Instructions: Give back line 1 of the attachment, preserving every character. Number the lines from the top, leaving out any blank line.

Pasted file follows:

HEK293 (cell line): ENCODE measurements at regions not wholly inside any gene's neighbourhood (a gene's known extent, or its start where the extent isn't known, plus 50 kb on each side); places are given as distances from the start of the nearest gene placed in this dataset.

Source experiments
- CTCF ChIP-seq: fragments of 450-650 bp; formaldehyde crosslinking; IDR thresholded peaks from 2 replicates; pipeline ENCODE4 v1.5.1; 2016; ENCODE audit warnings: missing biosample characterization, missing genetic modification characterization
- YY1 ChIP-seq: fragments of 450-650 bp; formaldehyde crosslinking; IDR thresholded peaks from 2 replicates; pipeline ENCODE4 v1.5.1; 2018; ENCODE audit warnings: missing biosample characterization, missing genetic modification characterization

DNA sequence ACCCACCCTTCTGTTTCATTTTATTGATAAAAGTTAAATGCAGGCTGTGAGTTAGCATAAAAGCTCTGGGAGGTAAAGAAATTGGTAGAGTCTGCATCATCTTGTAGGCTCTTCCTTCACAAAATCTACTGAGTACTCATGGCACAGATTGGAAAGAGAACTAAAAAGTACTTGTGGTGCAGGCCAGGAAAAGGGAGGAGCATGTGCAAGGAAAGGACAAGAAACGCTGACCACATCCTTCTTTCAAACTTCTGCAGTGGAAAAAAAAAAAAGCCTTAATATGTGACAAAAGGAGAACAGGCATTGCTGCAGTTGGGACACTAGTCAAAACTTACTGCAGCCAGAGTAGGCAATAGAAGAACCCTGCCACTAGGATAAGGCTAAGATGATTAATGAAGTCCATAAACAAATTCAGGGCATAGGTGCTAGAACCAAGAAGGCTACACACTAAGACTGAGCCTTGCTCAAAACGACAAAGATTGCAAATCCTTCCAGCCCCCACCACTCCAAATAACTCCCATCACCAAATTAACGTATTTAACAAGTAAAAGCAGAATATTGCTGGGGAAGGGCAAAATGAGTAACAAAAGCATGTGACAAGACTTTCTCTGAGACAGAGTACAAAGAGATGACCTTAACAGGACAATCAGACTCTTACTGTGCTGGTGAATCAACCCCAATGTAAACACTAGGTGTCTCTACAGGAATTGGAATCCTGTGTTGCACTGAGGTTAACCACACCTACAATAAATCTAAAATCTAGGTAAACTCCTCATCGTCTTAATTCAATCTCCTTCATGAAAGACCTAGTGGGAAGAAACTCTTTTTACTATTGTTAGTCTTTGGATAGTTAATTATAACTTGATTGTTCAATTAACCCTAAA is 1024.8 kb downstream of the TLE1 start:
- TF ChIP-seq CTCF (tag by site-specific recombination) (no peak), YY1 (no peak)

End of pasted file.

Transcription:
HEK293 (cell line): ENCODE measurements at regions not wholly inside any gene's neighbourhood (a gene's known extent, or its start where the extent isn't known, plus 50 kb on each side); places are given as distances from the start of the nearest gene placed in this dataset.